## Describe this as a Markov chain and set up the transition matrix.

Question 1.

An investor has just bought shares of a speculative stock at the share price of \$48, and has given orders to his broker to sell the stock as soon as the price either rises to \$50 or above or falls to \$45 or below. From observations about this stock, over the last few weeks, he estimates that the probability of a price rise of two dollars is 0.2, and the probability of a price decline of one dollar is 0.3 for each day; otherwise the price remains unchanged.

(a) Describe this as a Markov chain and set up the transition matrix.

(b) What is the expected number of days until his shares are sold either at the share price of \$45 or \$50 or more?

(c) What is the expected long-term gain or loss per share if he sells the shares when the selling conditions are met?

Question 2.

Harkness Industries is starting up a new fishery which they intend to stock with immature fish. During its life, each member of the species of fish matures and grows through 6 size categories (1, 2, 3, 4, 5, and 6) starting as an immature fish (or size 1 fish) and reaching full maturity at size category 6 . Each month, size 1 fish have a 0.4 probability of growing and becoming a size 2 fish, a 0.4 probability of remaining size 1, or a 0.2 probability of perishing. Similarly fish, in other size categories, will also either grow into the next size category, remain the same size, or perish. The probabilities of these occurrences are summarised in Table 1.

Table 1 also gives the profit (revenue minus costs) for selling fish in each category size. Note fish of size 1 cannot be sold and fish that reach size 6 category remain in the same category before being sold.

Size
category

same size

Probability of

next size perishing

Profit (S per fish)

.-4 N Co) V if CZ

0.4

0.4

0.2

0.4

0.5

0.1

9

0.3

0.6

0.1

21

0.2

0.7

0.1

35

0.1

0.8

0.1

45

1

0

0

50

Harness Industries intends to catch and sell only fish that reach the largest size category with other fish of smaller size categories thrown back if caught. Currently the company intend to sell all fish that reach size 6. However the cost of feeding increases the longer the fish are kept and so Harkness Industries is not certain if they should wait until all fish reach size 6 before they are caught and sold.

Help Harkness industries determine if this gives the best expected profit or if it is better to catch and sell all fish once they reach one of the smaller size categories (1{5). The only restriction is that Harkness industries will only sell fish of the same size. Which size category should Harkness catch and sell all fish (of that size) to give the optimal profit per month? What is the average lifetime of a fish (from being stocked as size 1 fish to being caught) under each option?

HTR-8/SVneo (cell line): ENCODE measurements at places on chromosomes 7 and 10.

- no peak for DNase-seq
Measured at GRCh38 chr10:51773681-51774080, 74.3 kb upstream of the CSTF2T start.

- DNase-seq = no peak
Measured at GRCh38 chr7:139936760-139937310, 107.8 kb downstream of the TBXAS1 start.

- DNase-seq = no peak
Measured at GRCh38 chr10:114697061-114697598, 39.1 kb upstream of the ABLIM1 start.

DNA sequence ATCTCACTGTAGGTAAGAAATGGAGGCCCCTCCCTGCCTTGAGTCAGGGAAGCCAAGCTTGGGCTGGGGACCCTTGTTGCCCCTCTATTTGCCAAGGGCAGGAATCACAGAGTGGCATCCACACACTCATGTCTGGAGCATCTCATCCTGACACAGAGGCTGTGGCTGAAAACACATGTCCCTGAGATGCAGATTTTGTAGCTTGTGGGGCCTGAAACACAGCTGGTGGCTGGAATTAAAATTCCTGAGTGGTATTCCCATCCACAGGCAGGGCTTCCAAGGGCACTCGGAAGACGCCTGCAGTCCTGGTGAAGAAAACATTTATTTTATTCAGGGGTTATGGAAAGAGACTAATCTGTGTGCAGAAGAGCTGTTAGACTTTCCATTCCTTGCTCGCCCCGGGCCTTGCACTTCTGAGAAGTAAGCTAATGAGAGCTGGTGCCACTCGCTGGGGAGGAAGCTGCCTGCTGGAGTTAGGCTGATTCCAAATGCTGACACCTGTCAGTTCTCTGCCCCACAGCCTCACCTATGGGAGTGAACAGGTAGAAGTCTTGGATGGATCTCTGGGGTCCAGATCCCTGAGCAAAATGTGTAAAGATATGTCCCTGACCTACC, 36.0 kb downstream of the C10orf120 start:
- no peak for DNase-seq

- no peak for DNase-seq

Question 3.

The distances from one lily pad to another (in centimetres) are given in the table below

2003_transition matrix.png

Note due to distance the frog cannot jump from lily pad 1 to lily pad 4 or vice a versa.

(a) Formulate the evolution of the position of the frog as a Markov chain, by identifying four possible states and then constructing the (one-step) transition matrix.

(b) Find the expected first passage from state i to state j for all i and j and the steady state for each state.

(c) Suppose the frog is currently on lily pad 4. Determine the probability the frog is on lily pad 2 after 3 jumps.

Question 4.

The Eat and Gas service station has four self-service pumps. A lane leading up to the pumps can house at most one extra car excluding those being serviced. Customers go elsewhere if all pumps are busy and the lane is full.

Prospective customers (vehicles) arrive according to a Poisson process at the mean rate of three per minute. Service time is exponentially distributed with a mean of two minutes.

(a) On average, how many customers are at the service station?
(b) What proportion of prospective customers are turned away?
(c) What proportion of the time is a particular pump free?
(d) What is the probability that an arriving car will not start service immediately but will find an empty space in the lane.

Question 5.

A fast food outlet has one-drive in window. Cars arrive according to a Poisson distribution at a rate of four cars every 15 minutes. Assume that cars are willing to queue in the neighbouring streets of the outlet if the drive-in lane is full. The service time per customer is exponential with a mean of 2.6 minutes.

(a) What is the probability that at least six customers (cars) arrive in the next twelve minutes?

(b) Draw the state transition diagram and write down the steady-state (balance) equations for the model. Solve these equations to find an expression for the probability, that n cars are in the system.

(c) On average, how many cars are waiting in the queue (not being served)?

(d) How long on average would a car needs to wait before being served?

(e) What is the probability that the drive-through window is idle?

Question 6.

A manager of a Hyneman Bank is considering how many clerks are needed to serve customers on the following day which is expected to be busy.

The average interarrival time of customers is 3 minutes which is exponentially distributed. Each clerk on average takes 9 minutes to serve each customer which is also exponentially distributed.

The manager estimates the delay cost per minute per customer he or she waits in line (including in-service) is 20 cents per minute. It also costs the post office \$14 per hour to employ each clerk.

How many clerks should the bank manager have on sta the next day to minimise the total cost (wages and delay costs)?